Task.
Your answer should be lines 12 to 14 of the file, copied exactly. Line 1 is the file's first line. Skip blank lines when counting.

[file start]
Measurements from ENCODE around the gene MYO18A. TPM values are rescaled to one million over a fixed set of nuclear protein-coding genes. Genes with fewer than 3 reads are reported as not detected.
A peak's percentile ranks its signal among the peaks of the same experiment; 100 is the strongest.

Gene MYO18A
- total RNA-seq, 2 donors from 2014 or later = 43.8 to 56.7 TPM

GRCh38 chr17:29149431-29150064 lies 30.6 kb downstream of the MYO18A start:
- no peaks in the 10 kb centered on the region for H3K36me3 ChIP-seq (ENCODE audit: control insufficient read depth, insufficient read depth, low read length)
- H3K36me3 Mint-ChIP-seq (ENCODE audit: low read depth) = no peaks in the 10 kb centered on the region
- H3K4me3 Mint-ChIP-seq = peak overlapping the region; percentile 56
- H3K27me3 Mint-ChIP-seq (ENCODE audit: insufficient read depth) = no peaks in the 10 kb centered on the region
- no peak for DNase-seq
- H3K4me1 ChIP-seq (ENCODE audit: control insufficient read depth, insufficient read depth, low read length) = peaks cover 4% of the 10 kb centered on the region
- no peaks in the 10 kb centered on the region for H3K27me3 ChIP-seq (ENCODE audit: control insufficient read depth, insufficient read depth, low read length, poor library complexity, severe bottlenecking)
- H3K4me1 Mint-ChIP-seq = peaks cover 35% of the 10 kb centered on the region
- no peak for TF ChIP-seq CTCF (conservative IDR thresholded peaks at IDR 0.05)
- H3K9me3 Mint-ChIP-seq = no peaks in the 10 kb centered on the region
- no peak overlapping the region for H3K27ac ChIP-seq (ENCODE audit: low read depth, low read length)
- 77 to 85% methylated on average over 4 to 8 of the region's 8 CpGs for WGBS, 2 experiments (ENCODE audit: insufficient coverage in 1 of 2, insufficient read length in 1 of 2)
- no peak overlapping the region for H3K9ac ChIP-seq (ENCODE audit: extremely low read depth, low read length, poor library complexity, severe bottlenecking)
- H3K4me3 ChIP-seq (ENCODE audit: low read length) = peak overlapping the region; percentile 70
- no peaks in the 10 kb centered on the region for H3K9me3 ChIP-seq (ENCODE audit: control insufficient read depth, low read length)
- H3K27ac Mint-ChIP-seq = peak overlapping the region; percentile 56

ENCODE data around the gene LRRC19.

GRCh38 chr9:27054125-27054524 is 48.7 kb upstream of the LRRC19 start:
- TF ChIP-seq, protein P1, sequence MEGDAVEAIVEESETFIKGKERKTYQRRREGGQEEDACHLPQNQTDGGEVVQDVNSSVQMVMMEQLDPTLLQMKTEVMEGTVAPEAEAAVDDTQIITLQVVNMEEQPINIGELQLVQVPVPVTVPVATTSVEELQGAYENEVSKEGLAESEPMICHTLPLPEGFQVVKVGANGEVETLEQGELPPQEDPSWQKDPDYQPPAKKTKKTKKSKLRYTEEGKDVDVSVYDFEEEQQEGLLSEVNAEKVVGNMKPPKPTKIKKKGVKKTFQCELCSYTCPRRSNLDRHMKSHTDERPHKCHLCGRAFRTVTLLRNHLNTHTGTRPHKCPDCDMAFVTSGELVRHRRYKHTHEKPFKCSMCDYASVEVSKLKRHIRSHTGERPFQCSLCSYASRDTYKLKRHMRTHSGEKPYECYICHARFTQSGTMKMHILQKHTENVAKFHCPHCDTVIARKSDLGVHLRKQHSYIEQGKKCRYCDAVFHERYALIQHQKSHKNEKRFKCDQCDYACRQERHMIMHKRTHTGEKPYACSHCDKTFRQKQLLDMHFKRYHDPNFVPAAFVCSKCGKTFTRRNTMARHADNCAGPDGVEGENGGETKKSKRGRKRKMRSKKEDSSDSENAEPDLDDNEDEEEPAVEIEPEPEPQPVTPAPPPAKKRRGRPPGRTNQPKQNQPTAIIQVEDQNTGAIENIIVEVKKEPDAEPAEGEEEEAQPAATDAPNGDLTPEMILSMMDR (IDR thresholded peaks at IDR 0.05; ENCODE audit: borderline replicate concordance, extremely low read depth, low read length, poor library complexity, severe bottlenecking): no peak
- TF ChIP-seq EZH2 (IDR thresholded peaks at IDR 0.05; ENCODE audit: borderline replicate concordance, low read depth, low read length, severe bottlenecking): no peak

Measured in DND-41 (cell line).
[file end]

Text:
- no peaks in the 10 kb centered on the region for H3K27me3 ChIP-seq (ENCODE audit: control insufficient read depth, insufficient read depth, low read length, poor library complexity, severe bottlenecking)
- H3K4me1 Mint-ChIP-seq = peaks cover 35% of the 10 kb centered on the region
- no peak for TF ChIP-seq CTCF (conservative IDR thresholded peaks at IDR 0.05)